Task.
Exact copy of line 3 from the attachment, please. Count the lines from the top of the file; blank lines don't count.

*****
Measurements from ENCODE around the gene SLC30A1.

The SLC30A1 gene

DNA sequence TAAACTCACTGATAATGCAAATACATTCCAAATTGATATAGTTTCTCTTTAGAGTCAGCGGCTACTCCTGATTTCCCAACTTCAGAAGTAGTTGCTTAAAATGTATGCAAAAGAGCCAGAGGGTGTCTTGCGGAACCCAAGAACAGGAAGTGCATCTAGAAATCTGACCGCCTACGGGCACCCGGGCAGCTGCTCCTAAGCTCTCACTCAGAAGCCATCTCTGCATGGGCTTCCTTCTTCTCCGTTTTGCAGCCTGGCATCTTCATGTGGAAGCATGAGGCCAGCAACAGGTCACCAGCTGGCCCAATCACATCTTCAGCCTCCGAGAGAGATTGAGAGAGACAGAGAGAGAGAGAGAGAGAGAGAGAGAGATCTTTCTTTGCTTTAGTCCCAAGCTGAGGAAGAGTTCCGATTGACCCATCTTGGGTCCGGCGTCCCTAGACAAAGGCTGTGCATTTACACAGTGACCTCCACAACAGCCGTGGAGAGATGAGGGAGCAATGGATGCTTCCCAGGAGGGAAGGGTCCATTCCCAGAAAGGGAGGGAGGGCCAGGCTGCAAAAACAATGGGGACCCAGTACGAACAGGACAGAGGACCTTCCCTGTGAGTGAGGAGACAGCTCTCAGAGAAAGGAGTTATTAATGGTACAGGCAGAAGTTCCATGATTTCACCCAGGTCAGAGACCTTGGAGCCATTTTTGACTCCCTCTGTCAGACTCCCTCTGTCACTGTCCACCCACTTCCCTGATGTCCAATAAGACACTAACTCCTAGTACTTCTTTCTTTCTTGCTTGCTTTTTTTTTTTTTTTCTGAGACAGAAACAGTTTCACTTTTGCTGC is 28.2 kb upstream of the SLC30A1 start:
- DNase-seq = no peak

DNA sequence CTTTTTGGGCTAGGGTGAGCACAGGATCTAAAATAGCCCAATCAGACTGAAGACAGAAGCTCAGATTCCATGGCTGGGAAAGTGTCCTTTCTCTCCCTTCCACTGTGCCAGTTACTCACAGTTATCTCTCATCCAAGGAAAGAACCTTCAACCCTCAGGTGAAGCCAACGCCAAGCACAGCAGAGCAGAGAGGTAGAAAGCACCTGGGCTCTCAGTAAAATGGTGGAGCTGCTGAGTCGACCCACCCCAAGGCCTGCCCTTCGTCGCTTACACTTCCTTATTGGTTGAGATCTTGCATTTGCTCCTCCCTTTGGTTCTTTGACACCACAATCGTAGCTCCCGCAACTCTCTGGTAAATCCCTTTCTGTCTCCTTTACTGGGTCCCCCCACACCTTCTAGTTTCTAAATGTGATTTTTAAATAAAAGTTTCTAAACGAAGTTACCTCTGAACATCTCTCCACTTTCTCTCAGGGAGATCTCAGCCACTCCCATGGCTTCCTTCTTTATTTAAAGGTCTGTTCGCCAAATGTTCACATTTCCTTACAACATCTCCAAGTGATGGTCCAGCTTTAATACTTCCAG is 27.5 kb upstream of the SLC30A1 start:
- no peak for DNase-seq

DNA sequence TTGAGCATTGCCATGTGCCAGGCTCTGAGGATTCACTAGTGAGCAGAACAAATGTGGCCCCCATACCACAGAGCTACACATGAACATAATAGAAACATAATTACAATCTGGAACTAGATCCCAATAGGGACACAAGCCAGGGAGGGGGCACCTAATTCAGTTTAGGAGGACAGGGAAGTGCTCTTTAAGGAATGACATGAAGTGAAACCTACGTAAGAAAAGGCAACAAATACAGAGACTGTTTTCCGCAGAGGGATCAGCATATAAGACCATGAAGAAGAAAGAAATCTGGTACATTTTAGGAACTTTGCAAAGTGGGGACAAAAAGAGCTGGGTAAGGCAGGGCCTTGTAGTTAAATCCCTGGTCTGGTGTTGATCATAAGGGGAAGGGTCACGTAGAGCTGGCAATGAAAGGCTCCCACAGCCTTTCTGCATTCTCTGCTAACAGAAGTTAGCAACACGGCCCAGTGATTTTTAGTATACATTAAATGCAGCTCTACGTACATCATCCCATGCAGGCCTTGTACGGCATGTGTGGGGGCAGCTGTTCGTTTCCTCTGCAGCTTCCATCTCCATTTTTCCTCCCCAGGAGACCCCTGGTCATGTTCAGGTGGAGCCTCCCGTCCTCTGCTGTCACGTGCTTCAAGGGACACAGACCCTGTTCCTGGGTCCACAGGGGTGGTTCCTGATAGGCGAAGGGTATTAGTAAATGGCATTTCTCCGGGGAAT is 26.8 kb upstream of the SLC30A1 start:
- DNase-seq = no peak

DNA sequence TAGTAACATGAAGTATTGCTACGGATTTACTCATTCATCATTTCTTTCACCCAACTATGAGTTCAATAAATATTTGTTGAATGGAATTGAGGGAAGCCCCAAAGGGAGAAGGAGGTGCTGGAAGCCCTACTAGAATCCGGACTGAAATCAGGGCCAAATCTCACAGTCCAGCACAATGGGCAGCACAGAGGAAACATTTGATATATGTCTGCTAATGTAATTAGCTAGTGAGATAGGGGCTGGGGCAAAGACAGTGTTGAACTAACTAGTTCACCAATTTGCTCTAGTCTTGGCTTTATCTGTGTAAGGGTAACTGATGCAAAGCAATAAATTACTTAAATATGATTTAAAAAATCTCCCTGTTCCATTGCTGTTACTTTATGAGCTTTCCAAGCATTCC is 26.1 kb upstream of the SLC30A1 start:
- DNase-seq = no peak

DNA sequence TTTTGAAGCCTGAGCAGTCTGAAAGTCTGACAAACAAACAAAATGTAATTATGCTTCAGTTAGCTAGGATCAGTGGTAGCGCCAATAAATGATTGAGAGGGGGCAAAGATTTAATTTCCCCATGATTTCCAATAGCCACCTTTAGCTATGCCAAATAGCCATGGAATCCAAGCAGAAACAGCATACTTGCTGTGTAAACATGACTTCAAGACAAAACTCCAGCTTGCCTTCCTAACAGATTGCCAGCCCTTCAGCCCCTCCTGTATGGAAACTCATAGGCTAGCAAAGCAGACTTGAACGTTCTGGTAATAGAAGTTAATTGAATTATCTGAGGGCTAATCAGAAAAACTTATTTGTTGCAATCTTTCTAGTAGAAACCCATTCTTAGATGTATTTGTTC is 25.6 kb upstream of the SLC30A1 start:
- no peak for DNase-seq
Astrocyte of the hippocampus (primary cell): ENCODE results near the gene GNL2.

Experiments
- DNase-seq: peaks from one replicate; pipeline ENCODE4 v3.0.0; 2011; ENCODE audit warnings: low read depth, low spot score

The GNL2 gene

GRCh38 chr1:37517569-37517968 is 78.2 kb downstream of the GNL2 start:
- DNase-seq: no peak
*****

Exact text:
DNA sequence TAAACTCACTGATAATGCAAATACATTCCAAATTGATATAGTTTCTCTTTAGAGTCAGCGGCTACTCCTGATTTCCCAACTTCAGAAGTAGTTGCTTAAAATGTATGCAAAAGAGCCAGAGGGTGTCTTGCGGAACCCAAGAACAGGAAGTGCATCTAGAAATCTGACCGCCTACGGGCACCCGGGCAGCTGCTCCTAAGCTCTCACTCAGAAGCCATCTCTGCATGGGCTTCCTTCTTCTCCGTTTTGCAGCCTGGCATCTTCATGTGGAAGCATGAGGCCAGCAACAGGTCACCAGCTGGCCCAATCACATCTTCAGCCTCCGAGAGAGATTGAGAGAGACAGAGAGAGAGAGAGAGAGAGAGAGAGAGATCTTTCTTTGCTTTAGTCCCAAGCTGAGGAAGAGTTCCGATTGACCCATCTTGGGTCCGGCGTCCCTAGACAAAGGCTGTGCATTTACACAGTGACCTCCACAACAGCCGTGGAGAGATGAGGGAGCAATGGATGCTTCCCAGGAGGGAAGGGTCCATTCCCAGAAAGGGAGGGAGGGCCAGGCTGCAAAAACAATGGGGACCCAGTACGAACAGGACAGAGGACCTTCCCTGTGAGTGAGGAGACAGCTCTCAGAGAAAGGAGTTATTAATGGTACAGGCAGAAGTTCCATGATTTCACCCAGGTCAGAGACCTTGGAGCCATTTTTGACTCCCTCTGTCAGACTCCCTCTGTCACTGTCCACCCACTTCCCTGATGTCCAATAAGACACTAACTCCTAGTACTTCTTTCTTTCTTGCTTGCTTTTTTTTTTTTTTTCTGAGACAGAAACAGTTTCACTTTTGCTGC is 28.2 kb upstream of the SLC30A1 start: